The weather here is notoriously fickle, the effect of which is exacerbated by the fact that it is very predictable in its phases. This year summer has come upon us suddenly, early, and completely without warning. One day we were shivering in biting cold, taking hot water bottles to bed with us, sleeping with our socks on…the next day it warmed up nicely, and the next day it was blistering. Overnight the bird calls changed, the sky changed, the trees entered into accelerated summer-mode. Extraordinary. We now have the unusual phenomenon of the Mopani leaves still turning and falling, whilst the Kigelia lost their leaves overnight, started flowering profusely, and are already bedecked with delicate greens, while the Diospyros is still turning. The bush is desiccated – places that were thick bush a few weeks ago are barren wasteland, dry, trampled by the ubiquitous elephant. Quite alarming if one didn’t know that the rains will once again transform the landscape, and within a few short months the bush will once again be thick. Game viewing in the interim is spectacular.
Fear In The Bush
Of all the emotions, fear is surely the most debilitating. Fear banishes enjoyment, it crowds reason from the mind, it asserts itself in the central cortex like Neptune upon the waves, it demands attention to the exclusion of all else. It talks to you constantly, sometimes in a whisper, sometimes urgently, sometimes with an insistence that deprives one of one’s wits. Fear, in short, is no fun, and we don’t like our guests to be frightened. A certain caution is not amiss – you are, after all, in a strange environment, and strange environments call for a little more circumspection than we accord our normal to-ings and fro-ings. Fear, on the other hand, is unnecessary, unhelpful, and can be dangerous when it interferes with one’s judgment.
It saddens us to see people frightened. Recently a party of four sat their mekoro while a breeding herd of elephant crossed the water before them, a peaceful procession of animals, the babies with their trunks up for air, the adults chivvying them along, the setting sun throwing them into gorgeous relief - a scene from the Garden of Eden, from a time before the earth creaked from the demands put upon it. But for one of the party it was a nightmare, a trap, the ineluctable end-result of a series of fatally bad decisions that had conspired to rob her of her life in this raw and blood-curdling place. As another guest many years ago wrote, after a elephant had spent some time browsing peacefully near his room, “We were undeniably close to death.” In vain did we try to reassure his that being undeniably close to an elephant was a privilege that had nothing whatsoever to do with his final exit. Fear had deprived him of his reason.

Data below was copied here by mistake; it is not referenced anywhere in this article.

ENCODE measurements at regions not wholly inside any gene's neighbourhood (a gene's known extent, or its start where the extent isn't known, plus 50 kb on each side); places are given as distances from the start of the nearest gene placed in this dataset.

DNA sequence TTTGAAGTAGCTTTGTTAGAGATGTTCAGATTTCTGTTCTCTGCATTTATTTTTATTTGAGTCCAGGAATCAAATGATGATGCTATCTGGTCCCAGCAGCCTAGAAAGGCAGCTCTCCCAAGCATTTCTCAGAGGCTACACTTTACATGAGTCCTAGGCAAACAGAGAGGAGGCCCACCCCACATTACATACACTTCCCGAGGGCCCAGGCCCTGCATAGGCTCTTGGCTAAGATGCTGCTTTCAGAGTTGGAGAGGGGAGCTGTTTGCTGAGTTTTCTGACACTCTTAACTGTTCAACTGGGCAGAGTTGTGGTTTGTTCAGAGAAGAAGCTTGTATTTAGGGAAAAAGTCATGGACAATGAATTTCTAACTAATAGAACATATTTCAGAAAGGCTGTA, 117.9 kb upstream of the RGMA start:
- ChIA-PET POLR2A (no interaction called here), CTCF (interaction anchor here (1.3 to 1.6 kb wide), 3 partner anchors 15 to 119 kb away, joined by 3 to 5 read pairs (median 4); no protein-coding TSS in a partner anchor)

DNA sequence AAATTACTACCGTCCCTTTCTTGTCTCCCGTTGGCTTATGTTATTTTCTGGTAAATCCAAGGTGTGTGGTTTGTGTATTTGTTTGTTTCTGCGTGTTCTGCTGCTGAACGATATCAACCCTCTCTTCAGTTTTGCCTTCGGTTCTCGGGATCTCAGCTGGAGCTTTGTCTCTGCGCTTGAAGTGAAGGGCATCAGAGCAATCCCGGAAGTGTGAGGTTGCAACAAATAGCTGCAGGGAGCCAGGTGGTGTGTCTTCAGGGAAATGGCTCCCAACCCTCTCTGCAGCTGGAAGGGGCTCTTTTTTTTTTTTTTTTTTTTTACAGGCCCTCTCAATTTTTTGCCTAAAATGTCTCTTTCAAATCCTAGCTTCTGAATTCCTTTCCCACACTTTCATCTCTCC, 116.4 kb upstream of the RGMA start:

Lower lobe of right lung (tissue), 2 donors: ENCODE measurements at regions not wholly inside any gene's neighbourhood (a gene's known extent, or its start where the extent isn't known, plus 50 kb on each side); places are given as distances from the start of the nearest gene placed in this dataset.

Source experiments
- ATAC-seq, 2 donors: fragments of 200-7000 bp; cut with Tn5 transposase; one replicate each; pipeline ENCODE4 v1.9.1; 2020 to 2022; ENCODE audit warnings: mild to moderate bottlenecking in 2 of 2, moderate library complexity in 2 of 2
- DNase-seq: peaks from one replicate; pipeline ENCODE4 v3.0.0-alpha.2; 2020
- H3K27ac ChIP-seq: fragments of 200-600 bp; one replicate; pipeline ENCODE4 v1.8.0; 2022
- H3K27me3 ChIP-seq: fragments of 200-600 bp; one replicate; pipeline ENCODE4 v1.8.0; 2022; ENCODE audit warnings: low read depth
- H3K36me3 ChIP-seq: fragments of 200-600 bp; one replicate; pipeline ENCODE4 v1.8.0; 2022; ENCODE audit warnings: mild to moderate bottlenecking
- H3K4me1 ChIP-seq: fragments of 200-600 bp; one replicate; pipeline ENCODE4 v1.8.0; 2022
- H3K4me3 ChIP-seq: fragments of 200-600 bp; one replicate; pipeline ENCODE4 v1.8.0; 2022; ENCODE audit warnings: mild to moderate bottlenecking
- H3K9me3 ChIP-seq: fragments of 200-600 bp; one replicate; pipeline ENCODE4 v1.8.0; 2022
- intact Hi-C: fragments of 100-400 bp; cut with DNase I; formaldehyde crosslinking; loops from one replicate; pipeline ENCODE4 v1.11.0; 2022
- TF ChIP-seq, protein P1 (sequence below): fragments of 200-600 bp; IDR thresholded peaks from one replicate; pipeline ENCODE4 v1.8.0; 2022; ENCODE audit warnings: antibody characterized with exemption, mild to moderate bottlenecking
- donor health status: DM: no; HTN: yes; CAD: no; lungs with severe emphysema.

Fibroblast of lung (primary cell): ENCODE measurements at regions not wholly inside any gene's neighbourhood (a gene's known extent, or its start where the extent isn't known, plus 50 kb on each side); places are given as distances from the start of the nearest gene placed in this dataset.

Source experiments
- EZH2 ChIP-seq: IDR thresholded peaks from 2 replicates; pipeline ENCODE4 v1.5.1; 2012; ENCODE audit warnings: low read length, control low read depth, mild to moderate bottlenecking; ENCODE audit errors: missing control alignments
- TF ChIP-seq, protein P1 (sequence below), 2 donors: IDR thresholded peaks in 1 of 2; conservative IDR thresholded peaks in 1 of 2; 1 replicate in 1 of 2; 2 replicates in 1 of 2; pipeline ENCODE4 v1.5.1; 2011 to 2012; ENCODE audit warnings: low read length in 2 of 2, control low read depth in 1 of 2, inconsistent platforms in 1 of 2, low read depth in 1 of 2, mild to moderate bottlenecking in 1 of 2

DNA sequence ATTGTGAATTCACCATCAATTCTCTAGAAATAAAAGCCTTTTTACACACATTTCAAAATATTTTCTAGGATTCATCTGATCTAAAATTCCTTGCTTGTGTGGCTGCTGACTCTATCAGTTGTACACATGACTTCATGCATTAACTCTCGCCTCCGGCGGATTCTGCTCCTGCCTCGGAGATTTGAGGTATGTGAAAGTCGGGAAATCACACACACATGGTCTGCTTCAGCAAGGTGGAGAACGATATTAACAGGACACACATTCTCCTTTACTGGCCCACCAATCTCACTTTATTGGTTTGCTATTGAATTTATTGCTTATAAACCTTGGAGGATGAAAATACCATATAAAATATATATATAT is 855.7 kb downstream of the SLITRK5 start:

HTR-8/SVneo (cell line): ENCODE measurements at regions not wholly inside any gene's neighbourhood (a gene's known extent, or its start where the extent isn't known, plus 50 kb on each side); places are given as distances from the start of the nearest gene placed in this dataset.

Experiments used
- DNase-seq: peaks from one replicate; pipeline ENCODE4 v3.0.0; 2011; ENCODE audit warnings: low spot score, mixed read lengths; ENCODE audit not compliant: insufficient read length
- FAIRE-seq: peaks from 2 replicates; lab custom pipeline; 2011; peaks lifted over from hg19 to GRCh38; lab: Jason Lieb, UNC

We exist to reward people for the effort and expense of coming here. it saddens us when we fail, and when fear makes our purpose impossible to achieve.
September Is Spring
It’s September, and the first week of September is spring, the first flush of summer, when the Mopani leaves turn. This is a largely unsung event, as it’s short and subtle, so much subtler than the garish wonder of the northern hemisphere’s autumnal blaze, but as spectacular nevertheless. After the fall the deep russet leaves lie in windswept heaps on the purple sand, under stark, resinous branches sweating their sticky essence in the gathering heat. As the temperatures build in October to hellish proportions, and whether the rains come or not, there is a sudden bursting of the most delicate leaflets, elfin green against the baked-black branches, unfurling rapidly so deep shade gives the sand respite. Then the cicadas break into their frenzied song, ringing the bells that herald the wet season until one becomes disoriented with the sound. And all the time the great wet clouds build in the limitless sky, until one afternoon they break in terrifying swirls of dust and come crashing to earth, slaking the deep Kalahari sand and banishing the memory of what has been endured.
Some find the early Okavango summers a challenge. I am invigorated by their onset and the explosion of life that accompanies it.